Switch off the oven and leave to dry out for a further hour -- or even overnight.

This is a great cookbook and cheaper than a flight to Paris.  But if you are headed that way, by all means, do fly on over!

11 March 2013

How To Boil An Egg

We were so excited to get a copy of  How To Boil an Egg by  Rose Carrarini from the Rose Bakery.  Then we were saddened to learn that we had never written about Rose's first book, Breakfast, Lunch, or Tea.  What were we thinking?  How did that one get away?  Well perhaps tomorrow.   Today we are looking at How To Boil an Egg.   If you read this blog you know we have a stacks of "how to" egg books.   I will be the first to admit that they are often quite repetitious, which is odd given all the things one can do with an egg.  

There are indeed plain egg recipes.  There are muffins and scones that use eggs, tarts and quiches.  An occasional flan.  Since these recipes were garnered from the Rose Bakery, there are many recipes that fall into that lunch and tea option.  Carrarini shines with sandwiches and soups.   The Hot Tofu Pot is not what one thinks of when one heads into a bakery, but on a cold day, what could be better.

Hot Tofu Pot

1 liter (4 ½ cups) vegetable or chicken stock
1 onion, cut into bite-sized pieces
1 leek, cut into bite-sized pieces
2 celery stalks, cut into bite-sized pieces
1 carrot, cut into bite-sized pieces
1/1 head spring cabbage, cut into bite-sized pieces
4 baby turnips, cut into bite-sized pieces
300 g (11 ounces) firm tofu, cut into large bite-sized pieces
dash of shoyu
2 tablespoons chopped fresh chives
1 tablespoon olive oil (optional)
25g (1 tablespoon) butter (optional)
4 eggs
salt and ground black pepper
hot chili sauce or Dijon mustard, to serve

Pour the stock into a pan and bring to a simmer.

Add the onion, leek, celery and carrot and simmer for about 5 minutes.

Add the cabbage and turnips and cook for an additional 5-10 minutes, until just tender but not overcooked, then add the tofu and warm through.

Season to taste with shoyu and salt and pepper, if necessary, and add the chives.

The eggs may be fried in olive oil or butter or added to the pan and poached.

Transfer the eggs to 4 individual bowls, ladle in the stew and serve immediately with a hot chili sauce, Japanese chili powder, or Dijon mustard.

 How To Boil An Egg features the work of Fiona  Strickland, a botanical illustrator from Scotland.  She has captured many of the Rose Bakery dishes with eerie calm.  At first glance they seem like photographs.  It might not have been such a great choice. Frankly, it seems hard to imagine that the food could possibly live up to the illustrations.  And then you read the recipe for the Welsh Tea Cakes or the Mashed Potatoes, Eggs and Parmesan and all you want to do is break a few eggs.

07 March 2013

Treasured Recipes From The Charleston Cake Lady

It has been so dark and drear around here that we have tried to brighten up things by baking... OK by reading about baking.  Baby steps.

We pulled off the shelf our copy of Treasured Recipes From The Charleston Cake Lady.  It would seem that in the mid 1980's, Teresa Pregnall began baking and selling cakes from her kitchen.  20,000 cakes later she published a cookbook filled with cakes and other goodies.  We should have been terribly inspired but 20,000 cakes! We were just exhausted.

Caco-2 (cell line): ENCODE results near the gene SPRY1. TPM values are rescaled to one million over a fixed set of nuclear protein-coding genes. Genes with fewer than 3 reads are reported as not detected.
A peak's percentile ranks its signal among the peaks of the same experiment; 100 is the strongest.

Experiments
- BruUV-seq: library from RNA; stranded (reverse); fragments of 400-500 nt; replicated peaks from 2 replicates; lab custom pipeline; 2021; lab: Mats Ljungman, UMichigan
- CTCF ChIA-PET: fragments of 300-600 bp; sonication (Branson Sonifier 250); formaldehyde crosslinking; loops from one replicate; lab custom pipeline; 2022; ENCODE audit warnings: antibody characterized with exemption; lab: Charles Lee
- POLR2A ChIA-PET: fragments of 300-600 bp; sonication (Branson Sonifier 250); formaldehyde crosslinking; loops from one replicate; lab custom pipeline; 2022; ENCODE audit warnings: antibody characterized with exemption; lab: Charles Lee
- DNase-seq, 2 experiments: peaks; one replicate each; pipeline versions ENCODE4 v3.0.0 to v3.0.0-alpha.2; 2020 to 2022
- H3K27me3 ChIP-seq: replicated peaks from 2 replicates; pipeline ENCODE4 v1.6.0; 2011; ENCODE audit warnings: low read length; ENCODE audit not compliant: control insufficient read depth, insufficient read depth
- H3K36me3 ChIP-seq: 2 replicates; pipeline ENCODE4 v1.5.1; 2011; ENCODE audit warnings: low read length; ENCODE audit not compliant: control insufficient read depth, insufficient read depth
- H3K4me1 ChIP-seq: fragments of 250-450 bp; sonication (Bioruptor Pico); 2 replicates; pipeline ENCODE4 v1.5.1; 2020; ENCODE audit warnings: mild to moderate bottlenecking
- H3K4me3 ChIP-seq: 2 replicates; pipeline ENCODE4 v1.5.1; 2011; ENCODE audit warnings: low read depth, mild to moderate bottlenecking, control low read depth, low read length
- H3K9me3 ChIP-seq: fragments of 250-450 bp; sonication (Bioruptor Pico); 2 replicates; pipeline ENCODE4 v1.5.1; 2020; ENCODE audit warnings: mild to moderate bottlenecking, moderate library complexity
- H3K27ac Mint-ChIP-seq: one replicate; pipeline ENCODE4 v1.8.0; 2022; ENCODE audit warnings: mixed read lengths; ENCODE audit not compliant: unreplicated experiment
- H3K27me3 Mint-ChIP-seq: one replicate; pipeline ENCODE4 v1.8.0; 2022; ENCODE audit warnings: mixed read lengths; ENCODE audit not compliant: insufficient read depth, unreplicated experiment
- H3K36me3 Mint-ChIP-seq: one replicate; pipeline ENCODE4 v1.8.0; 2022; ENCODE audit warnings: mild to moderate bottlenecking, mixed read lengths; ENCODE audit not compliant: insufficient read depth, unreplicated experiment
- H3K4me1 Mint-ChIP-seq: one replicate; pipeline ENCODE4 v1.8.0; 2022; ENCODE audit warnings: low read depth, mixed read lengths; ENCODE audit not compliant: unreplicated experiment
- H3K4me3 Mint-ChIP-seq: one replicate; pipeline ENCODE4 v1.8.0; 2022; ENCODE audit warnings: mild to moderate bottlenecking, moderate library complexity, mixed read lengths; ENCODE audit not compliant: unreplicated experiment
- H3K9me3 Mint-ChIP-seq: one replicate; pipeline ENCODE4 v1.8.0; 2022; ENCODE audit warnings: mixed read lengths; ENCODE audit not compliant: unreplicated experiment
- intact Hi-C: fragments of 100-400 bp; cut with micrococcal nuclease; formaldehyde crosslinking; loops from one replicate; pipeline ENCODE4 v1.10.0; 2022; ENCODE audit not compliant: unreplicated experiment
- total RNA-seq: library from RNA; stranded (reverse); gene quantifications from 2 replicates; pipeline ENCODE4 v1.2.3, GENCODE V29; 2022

There are pound cakes and chocolate cakes and spice cakes.  We were a bit surprised that the ubiquitous Red Velvet cake was no where to be found.  We moved on to brownies and finally settled on a popular Charleston treat, the Charleston Chew.  Pregnall points out that the editor quite innocently asked,"What exactly is a chew?"  It is one of those, "Where are you from?" kind of questions.  But an old Southern chew is basically a gooey cookie bar. 

Charleston Chews

4 large eggs
1 box (1 pound) dark brown sugar
2-1/2-cups self rising flour, sifted
1-teaspoon pure vanilla extract
1-cup chopped walnuts or pecans
Sifted confectioners' sugar for dusting

Preheat the oven to 350º. Grease a 13 x 9" pan.

In a large bowl, mix the eggs, brown sugar, flour, and vanilla extract until
well blended. Fold in the nuts.

Pour the batter into the prepared pan. Bake for 25 minutes, or until golden
brown on top. Sprinkle the chews with sifted confectioners' sugar. Cut into
squares when cool, and wait for the raves. 

Are we raving yet?  I must say, the sky looks a bit brighter...

04 March 2013

The Black Farmer Cookbook

 I hear about most cookbooks out there, but this one snuck up on me.   Wilfred Emmanuel-Jones is England's only Black Farmer.  Born in Jamaica,  Emmanuel-Jones' parents came to the United Kingdom where he was raised Birmingham. Coming from a large family in a small flat, he loved to work the small allotment where his family grew vegetables.   Emmanuel-Jones wanted more.

He managed to get into television, rising to become the producer and director for many of the U.K.'s big celebrity chefs, including Gordon Ramsey. He finally saw his chance to get his own small farm and soon after launched The Black Farmer brand. Before long, his sausages were winning awards.  Not content to be Britain's only black farmer, he launched a rural scholarship program bringing  kids from inner city communities to live and work on rural farms.